Veteran shares how Redford rehab program helped him overcome PTSD
David Route now working as HVAC technician
A district court in Redford is working to rehabilitate veterans and end the cycle of them risking their lives to defend freedom, coming home with overlooked struggles and landing in the criminal justice system.
A courtroom inside the 17th District Court in Redford transformed into a unique graduation ceremony for honorees such as David Route.
"David is a veteran of the Army, where he served in the military police for 14 years," Judge Karen Khalil said.
Route and the rest of the men in the front row of the courtroom fought for the country overseas then faced personal battles back home, landing them in veteran's court.
"You're all very capable men and I knew each one of you had it in you," Khalil said.
Route struggled with post-traumatic stress disorder.
"You get here and everything's just, you see, you know, dirt, trash on the side of the road, and you start getting nervous because in the mindset that we're in, it could be an IED (improvised explosive device)," Route said.
He couldn't find a job and felt isolated.
"You just have so many mixed emotions of everything you've been through and things you've seen that you just don't really know how to cope with it," Route said. "You just don't really want to feel anything anymore, so you just kind of turn to whatever you can to try and numb it to make it go away."
Route said he started self-medicating with alcohol.
"Then when I got my first DUI, it was kind of a slap on the wrist, if you would," Route said.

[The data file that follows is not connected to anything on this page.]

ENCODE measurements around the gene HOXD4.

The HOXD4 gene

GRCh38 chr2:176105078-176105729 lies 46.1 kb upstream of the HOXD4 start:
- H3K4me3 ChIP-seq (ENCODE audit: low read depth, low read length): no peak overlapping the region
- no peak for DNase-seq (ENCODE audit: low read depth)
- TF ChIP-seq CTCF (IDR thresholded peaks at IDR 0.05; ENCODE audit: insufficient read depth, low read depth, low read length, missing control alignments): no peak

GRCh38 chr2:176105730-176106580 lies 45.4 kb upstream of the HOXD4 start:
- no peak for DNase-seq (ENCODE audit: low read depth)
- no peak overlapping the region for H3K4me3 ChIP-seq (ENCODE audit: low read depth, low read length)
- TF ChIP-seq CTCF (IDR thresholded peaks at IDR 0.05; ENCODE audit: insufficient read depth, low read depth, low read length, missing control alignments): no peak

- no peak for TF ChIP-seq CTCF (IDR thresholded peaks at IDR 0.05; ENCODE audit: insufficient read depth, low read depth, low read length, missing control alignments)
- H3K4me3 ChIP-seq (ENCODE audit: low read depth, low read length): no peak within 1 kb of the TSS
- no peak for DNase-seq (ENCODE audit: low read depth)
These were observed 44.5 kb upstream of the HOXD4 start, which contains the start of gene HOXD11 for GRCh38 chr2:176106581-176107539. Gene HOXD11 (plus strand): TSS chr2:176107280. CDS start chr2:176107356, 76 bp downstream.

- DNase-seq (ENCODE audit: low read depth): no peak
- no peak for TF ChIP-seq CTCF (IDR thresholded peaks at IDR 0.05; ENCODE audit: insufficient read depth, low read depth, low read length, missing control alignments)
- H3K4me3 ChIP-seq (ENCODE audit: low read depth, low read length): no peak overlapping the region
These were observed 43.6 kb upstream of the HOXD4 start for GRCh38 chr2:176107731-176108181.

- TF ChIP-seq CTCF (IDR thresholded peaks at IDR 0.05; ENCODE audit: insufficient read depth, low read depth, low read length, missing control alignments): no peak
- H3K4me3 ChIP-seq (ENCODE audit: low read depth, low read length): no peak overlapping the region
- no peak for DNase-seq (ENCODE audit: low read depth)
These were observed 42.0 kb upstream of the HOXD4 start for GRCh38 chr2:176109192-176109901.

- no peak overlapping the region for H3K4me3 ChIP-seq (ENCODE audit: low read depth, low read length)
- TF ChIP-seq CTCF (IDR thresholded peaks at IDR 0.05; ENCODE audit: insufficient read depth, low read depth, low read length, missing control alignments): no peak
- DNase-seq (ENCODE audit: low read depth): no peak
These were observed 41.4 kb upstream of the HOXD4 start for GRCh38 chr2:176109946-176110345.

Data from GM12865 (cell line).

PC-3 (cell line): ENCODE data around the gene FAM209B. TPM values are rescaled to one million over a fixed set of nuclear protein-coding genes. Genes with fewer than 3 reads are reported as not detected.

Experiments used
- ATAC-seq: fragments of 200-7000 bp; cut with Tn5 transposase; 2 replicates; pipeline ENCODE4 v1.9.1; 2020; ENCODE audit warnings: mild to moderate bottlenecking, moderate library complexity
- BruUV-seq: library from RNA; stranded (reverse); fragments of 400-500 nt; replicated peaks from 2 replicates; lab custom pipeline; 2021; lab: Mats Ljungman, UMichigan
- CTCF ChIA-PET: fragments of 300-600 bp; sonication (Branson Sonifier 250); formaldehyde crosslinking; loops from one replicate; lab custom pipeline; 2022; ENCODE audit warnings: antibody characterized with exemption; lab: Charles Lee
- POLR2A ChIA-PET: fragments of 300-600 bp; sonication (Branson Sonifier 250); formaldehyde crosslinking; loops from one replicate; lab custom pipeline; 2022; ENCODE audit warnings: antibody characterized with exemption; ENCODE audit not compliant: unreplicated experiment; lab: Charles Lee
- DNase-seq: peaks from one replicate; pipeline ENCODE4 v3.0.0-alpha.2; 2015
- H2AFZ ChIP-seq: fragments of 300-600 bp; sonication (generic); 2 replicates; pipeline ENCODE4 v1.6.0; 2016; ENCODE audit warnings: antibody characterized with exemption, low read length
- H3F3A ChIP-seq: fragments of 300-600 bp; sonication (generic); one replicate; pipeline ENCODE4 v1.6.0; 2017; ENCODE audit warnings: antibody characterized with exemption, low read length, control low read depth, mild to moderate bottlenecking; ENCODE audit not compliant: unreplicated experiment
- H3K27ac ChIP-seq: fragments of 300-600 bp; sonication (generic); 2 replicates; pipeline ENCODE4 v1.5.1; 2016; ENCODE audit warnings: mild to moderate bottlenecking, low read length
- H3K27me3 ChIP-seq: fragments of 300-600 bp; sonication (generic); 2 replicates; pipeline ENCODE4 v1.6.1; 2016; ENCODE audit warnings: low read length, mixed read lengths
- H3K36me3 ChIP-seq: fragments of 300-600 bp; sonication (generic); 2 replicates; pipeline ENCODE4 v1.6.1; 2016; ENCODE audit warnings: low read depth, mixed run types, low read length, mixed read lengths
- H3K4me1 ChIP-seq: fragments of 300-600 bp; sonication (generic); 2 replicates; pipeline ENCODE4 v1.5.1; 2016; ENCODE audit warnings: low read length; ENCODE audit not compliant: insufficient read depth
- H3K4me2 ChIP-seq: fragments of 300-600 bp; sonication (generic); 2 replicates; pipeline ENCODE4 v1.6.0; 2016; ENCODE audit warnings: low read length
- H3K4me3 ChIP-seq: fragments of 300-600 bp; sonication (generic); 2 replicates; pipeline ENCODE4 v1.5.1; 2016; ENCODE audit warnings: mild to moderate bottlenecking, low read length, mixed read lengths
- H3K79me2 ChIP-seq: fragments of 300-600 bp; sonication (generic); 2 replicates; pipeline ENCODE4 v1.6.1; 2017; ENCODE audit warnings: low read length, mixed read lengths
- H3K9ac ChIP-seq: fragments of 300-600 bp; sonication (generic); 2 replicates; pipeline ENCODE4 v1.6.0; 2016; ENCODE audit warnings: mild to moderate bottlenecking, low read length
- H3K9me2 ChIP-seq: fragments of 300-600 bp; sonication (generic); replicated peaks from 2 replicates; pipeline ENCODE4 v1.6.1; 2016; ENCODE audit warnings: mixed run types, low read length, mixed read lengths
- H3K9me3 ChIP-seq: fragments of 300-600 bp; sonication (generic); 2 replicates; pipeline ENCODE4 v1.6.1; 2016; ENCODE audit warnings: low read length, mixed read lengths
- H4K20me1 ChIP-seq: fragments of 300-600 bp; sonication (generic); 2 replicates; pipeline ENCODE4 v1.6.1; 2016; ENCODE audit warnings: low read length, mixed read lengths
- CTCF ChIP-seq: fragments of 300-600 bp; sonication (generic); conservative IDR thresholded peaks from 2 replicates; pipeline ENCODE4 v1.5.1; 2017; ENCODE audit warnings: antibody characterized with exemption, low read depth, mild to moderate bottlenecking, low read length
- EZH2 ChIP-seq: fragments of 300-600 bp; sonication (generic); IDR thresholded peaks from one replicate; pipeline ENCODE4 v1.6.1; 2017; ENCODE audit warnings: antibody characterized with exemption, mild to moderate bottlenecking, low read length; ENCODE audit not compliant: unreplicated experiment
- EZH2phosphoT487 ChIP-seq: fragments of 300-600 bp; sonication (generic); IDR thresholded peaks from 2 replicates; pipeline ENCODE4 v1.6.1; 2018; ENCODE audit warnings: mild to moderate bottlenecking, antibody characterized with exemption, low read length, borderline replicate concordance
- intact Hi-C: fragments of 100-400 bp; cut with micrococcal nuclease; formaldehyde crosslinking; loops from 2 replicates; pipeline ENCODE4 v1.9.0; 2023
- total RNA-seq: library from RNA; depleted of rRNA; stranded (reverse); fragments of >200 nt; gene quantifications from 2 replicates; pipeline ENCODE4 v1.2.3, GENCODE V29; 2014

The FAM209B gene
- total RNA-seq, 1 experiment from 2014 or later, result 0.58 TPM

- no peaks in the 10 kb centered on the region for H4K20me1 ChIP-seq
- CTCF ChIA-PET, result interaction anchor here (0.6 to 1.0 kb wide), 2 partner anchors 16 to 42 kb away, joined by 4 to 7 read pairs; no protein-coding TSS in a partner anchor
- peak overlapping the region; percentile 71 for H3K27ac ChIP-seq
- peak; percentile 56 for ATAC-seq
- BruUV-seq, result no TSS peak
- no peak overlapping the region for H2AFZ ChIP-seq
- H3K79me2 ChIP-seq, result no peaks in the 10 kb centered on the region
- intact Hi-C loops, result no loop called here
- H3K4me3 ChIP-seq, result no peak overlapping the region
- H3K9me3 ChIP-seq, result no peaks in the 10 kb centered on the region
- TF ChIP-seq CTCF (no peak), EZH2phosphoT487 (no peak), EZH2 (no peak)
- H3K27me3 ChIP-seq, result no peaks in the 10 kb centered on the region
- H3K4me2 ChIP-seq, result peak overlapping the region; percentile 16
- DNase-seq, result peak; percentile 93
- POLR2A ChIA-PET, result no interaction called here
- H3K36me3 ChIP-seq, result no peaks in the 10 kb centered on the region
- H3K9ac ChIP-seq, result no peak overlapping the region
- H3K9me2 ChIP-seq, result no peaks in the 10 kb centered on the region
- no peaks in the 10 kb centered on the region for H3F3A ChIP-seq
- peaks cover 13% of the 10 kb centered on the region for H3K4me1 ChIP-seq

Then, he got another DUI.
"It was, like, 'OK, we're not playing around anymore. Your license is gone. You can't drive anymore,'" Route said. "And I spent a few days in jail."
Route decided to go through the rigorous veteran's court program to get his life back on track.
Khalil started the program in 2011 to help veterans reacclimate to society.
"I've been a district court judge for 27 years now, and when I started doing this treatment court, I just felt like it gave me new life," Khalil said. "It gave me a new purpose, and I feel like it's my opportunity to really give back to the community and to our country."
The program helps get veterans connected to the Department of Veterans Affairs, gives them resources and offers one-on-one mentoring.
"It's not an easy program," Khalil said. "It is not a free ride. It is much more strict and stringent than any other probation sentence that they could've served on a misdemeanor case."
"I'm an HVAC tech now and it's like I'm finally kind of finding something fulfilling, at least to where it's like I know I'm kind of helping people in an aspect," Route said. "It's like I've got a little sense of purpose and my pride back."
Now Route and his fellow comrades are ready to start a new chapter of their lives and leave the court system behind.
"We couldn't be more proud of you than we are today, so congratulations," Khalil said.
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